As Tropical Storm Harvey gains strength, a hurricane watch has been issued for the Texas coast. Residents along the coasts of Texas and Louisiana are preparing for the storm to hit land by week’s end.
— The Weather Channel (@weatherchannel) August 23, 2017
“We are anticipating Harvey being a hurricane at landfall,” the National Hurricane Center said, as reported by USA Today. The hurricane watch has been posted along the Texas coast from near Port Mansfield to San Luis Pass.
Rainfall from Harvey could cause deadly flooding across the region, as the storm is expected to produce total rain accumulations of 10 to 15 inches through next Tuesday. Isolated amounts of 20 inches are possible over parts of the Texas coast and southwest Louisiana.
— NHC Atlantic Ops (@NHC_Atlantic) August 23, 2017
Houston officials are preparing for the remnants of the storm including the potential for heavy rainfall and flooding, according to Houston’s ABC 13. The news channel interviewed Harris County Judge Ed Emmett: “We’re in hurricane season. Prepare for it. Make sure your vehicle is at least half full of gas, make sure you have a kit if you live in an area. If you’ll be asked to evacuate, make sure you have the plans to do that.”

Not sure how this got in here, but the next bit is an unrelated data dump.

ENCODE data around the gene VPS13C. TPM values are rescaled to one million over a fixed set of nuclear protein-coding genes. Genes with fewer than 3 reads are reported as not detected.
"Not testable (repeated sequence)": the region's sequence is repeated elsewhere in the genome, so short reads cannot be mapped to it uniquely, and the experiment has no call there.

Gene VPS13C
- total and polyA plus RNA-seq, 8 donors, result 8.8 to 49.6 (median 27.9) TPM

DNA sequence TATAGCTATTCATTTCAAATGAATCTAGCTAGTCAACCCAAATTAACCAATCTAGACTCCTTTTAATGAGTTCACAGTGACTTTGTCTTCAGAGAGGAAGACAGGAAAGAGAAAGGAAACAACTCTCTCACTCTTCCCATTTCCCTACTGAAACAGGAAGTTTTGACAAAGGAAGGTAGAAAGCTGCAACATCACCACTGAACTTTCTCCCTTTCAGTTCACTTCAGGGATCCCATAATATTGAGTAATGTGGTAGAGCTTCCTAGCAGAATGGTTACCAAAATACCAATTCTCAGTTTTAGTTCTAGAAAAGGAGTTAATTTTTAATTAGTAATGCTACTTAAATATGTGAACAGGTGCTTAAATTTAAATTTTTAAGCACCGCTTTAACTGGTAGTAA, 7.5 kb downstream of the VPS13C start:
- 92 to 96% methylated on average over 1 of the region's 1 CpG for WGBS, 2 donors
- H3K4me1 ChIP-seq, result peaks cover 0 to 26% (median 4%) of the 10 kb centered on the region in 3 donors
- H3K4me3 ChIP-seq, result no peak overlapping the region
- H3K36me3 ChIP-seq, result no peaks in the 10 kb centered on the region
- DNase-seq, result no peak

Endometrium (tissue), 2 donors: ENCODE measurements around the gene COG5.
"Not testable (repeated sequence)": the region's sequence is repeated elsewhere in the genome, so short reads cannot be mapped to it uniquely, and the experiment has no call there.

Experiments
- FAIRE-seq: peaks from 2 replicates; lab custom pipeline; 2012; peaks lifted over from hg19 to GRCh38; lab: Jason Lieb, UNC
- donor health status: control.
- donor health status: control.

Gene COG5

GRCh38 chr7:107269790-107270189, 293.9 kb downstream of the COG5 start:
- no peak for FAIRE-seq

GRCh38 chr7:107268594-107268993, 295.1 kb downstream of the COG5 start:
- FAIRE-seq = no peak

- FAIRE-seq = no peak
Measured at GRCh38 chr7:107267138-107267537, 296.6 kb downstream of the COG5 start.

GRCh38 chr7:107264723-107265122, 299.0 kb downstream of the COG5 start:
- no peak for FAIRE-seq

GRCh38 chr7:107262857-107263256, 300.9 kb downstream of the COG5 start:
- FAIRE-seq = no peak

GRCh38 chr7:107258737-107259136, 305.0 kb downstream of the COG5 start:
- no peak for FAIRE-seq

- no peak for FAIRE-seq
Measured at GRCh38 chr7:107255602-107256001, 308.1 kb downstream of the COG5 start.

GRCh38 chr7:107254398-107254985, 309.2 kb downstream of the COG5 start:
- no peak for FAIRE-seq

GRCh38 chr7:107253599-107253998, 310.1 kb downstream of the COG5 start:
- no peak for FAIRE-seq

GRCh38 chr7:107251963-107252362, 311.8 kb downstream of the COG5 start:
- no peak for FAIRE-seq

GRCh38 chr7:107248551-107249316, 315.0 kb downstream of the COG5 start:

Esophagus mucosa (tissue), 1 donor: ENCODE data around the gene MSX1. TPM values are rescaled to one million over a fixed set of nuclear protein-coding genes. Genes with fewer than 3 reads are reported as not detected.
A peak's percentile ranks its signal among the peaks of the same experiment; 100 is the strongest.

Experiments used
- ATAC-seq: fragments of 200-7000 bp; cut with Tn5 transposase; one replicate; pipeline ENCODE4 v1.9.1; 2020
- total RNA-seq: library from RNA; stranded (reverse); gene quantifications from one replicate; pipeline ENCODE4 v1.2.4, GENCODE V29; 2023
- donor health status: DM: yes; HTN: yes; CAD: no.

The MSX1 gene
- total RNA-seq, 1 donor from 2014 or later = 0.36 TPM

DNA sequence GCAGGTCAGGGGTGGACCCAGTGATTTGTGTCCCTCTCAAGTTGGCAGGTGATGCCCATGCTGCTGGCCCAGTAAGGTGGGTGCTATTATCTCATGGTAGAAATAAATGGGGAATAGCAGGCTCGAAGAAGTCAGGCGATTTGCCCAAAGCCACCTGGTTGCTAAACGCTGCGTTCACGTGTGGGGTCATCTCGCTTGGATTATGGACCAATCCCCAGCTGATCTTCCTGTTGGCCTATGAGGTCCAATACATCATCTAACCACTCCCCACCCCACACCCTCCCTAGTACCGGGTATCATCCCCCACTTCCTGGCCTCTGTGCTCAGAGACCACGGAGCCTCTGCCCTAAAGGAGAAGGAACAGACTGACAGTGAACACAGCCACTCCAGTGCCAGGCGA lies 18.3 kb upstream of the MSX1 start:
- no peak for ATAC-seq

From 1980 to the present, at least 70 tropical or subtropical cyclones have affected the state of Texas. According to the Weather Prediction Center, a cyclone makes landfall along the Texas coastline roughly three times every four years.
The most recent tropical storm to hit the coast of Texas was Cindy, which made landfall with winds of 45 miles per hour. One fatality took place as a result.
Due to Tropical Storm Harvey, the Mexican government Wednesday also issued a tropical storm watch from Boca De Catan to the mouth of the Rio Grande.
Ready is a national public service campaign that aims to help Americans to prepare for and respond to emergencies such as hurricanes. The Ready website provides steps to take to prepare for a hurricane, including:
* Know the local hurricane evacuation route(s) and have a plan as to where you can stay.
* Put together a bag containing a disaster supply kit which includes a flashlight, batteries, cash, first aid supplies, medications, and copies of any important personal information.
* If you are in a nearby area that does not have to evacuate, plan for adequate supplies to have at your home in case you lose power and water.
* Make a family emergency communication plan.
* Research and sign up for any local emergency alerts that are available in your community, which may be sent out via text or email.
Read the original article from The Cheat Sheet